There's a report out this morning that says staffers write a lot of President Trump's tweets, but that they try hard to mimic his voice.
This includes creative grammar and unusual capitalization--but not intentional misspellings.
Twitter is now the primary way the president communicates with the American people. He's really, really good at it: 38,000 tweets, 52 million followers, and the ability to move markets with a single word.
Yet, it's still surprising how many "elites," for lack of a better term, have no understanding of what Trump is doing on Twitter. Regardless of how you feel about Trump, you should really take a look at how he communicates on social media--and be open enough to learn.
Below, we'll look at the strategy behind Trump's Twitter feed. Then, we'll examine four specific tactics he uses to build rapport with his staunchest supporters.
1. The authenticity factor.
Love him or hate him, Trump comes through as a person who says exactly what he thinks, when he's thinking of it. This apparently leads his staff to do their best imitation of Trump in order to create a feeling of authenticity, when he's really not authentically behind the tweets. Ironic!
2. The immediacy factor.
During Mitt Romney's 2012 presidential campaign, an utterly absurd total of 22 people reportedly had to sign off on the language of any single tweet. Not so much with Trump, who creates a sense that you're getting extreme immediacy, almost intimacy, from the leader of the free world. Smart!
3. The "setting traps" factor.
If you take nothing else away from this analysis, remember this: Every time Trump misspells a word, or capitalizes the wrong one, or mangles some grammar rule, he's laying a trap--a trap for the "elites" (loosely defined) who are most likely to mock and correct him. As soon as they do that, anyone who calls Trump out quickly for these pedantic rules looks petty, and builds walls between themselves and the majority of Americans who Just. Don't. Care. Tricky!
Before we move on, think of some of the common strategies Trump doesn't use.
He doesn't offer apologies or olive branches, except when he believes adversaries have already acquiesced to whatever he wants them to do. He doesn't try to entertain or make people laugh.
Instead, he tweets as if he's saying exactly what he thinks, and doing it in a way that positions his opponents as opposing not just him but also his supporters.
So let's look at the tactics. Unlike his strategic aims, these might not amount to replicable lessons for you. However, they provide great examples of how many of the things he does in tweets--even the seeming mistakes--are done in furtherance of strategic objectives.
1. Trumpian emphasis.
Trump throws out the traditional rules of grammar by emphasizing words in highly unusual ways: especially by capitalizing words that wouldn't normally be capitalized, or dropping in interjections like his classic "Sad!" Take a look at this much discussed example from over the weekend, where "Political Purposes" is capitalized.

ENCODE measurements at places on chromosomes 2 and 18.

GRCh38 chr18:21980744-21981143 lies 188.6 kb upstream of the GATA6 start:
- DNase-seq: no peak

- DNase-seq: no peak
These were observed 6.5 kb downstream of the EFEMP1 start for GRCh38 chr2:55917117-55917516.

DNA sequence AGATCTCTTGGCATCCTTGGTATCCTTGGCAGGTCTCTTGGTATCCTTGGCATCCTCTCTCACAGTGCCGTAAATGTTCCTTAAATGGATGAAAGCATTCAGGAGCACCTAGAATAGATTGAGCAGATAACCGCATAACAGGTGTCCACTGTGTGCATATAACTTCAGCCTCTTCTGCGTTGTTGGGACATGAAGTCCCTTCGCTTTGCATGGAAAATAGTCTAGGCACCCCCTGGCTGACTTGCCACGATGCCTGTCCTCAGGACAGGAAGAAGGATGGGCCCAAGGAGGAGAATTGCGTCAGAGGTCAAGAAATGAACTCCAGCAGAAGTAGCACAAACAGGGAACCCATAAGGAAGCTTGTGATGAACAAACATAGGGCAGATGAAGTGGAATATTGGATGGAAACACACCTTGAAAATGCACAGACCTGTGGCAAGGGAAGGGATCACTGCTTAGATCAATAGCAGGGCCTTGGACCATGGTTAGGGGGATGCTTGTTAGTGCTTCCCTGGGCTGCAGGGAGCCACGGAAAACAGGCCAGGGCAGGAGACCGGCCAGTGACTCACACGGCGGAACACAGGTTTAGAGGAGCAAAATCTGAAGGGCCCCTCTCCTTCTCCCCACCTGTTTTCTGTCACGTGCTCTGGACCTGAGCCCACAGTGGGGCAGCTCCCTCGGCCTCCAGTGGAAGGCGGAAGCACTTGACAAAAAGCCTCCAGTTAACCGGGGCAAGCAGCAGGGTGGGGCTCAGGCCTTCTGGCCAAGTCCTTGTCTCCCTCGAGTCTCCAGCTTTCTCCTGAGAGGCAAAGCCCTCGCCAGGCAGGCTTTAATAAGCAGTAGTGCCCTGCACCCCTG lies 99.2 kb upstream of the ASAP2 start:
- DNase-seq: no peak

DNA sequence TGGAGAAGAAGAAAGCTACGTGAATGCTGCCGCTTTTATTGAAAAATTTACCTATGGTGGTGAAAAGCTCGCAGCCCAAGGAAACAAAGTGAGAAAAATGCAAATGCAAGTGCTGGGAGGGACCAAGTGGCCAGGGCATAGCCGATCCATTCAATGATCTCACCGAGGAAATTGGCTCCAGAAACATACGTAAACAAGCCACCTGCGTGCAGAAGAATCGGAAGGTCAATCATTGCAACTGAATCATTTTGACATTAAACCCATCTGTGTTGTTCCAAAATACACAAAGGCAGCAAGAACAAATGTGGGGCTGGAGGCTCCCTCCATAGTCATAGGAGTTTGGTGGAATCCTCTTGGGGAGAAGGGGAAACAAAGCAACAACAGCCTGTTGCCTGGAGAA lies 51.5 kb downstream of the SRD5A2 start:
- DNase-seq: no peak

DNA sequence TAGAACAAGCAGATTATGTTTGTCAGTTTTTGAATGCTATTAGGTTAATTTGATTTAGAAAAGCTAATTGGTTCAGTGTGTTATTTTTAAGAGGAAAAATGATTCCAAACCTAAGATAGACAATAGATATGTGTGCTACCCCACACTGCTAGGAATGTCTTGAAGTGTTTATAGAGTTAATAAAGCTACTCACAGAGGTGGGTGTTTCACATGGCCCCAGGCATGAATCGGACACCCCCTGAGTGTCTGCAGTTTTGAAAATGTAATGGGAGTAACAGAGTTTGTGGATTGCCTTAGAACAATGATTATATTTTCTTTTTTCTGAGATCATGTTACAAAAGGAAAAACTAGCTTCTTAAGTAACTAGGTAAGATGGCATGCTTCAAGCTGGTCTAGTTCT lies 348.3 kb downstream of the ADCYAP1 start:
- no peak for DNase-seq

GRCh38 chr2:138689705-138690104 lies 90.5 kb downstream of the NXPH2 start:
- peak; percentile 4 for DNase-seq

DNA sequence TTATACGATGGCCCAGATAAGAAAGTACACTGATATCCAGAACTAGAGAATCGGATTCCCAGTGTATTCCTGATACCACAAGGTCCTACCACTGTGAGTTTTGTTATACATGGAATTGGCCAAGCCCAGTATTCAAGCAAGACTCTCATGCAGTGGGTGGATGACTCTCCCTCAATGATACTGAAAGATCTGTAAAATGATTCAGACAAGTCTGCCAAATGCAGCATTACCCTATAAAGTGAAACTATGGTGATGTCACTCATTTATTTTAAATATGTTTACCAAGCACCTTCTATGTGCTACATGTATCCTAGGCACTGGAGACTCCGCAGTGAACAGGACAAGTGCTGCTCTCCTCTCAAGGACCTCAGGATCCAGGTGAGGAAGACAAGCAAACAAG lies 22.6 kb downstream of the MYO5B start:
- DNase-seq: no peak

I hereby demand, and will do so officially tomorrow, that the Department of Justice look into whether or not the FBI/DOJ infiltrated or surveilled the Trump Campaign for Political Purposes - and if any such demands or requests were made by people within the Obama Administration!-- Donald J. Trump (@realDonaldTrump) May 20, 2018
A majority of Trump's tweets go up in the early morning, when he's reportedly watching cable news. Whether by design or as a result of his TV viewing habits, this means people know when to check Twitter to see what he's said today. It also means his early morning tweets can drive the entire day's worth of news coverage out of Washington.
3. Simple language.
No matter what you think of President Trump, I guarantee you have never had to look up any of the words he uses in his tweets. (Fun fact: In my initial draft of this article, I headlined this item, "Simplicity of Language." That would have been very un-Trump.)
It's never "The New York Times." It's 'The Failing New York Times.' For that matter, it was never just Hillary Clinton, but "Crooked Hillary Clinton," or "Lyin' Ted Cruz," or "Cryin' Chuck Schumer." Of all politicians in history, Trump has understood the value of branding -- licensing the Trump brand is responsible for a big chunk of his fortune.
Things are really getting ridiculous. The Failing and Crooked (but not as Crooked as Hillary Clinton) @nytimes has done a long & boring story indicating that the World's most expensive Witch Hunt has found nothing on Russia & me so now they are looking at the rest of the World!-- Donald J. Trump (@realDonaldTrump) May 20, 2018
Were these tactics part of some thought-out communications plan? Were they just a function of how Trump naturally talks? Regardless, it seems clear that having realized they work for him, he's doubled and tripled down on them.
The big takeaway? Find your own authentic voice and stick to it. You don't need to feel one way or another about Trump as a president to agree he does this kind of communication very well.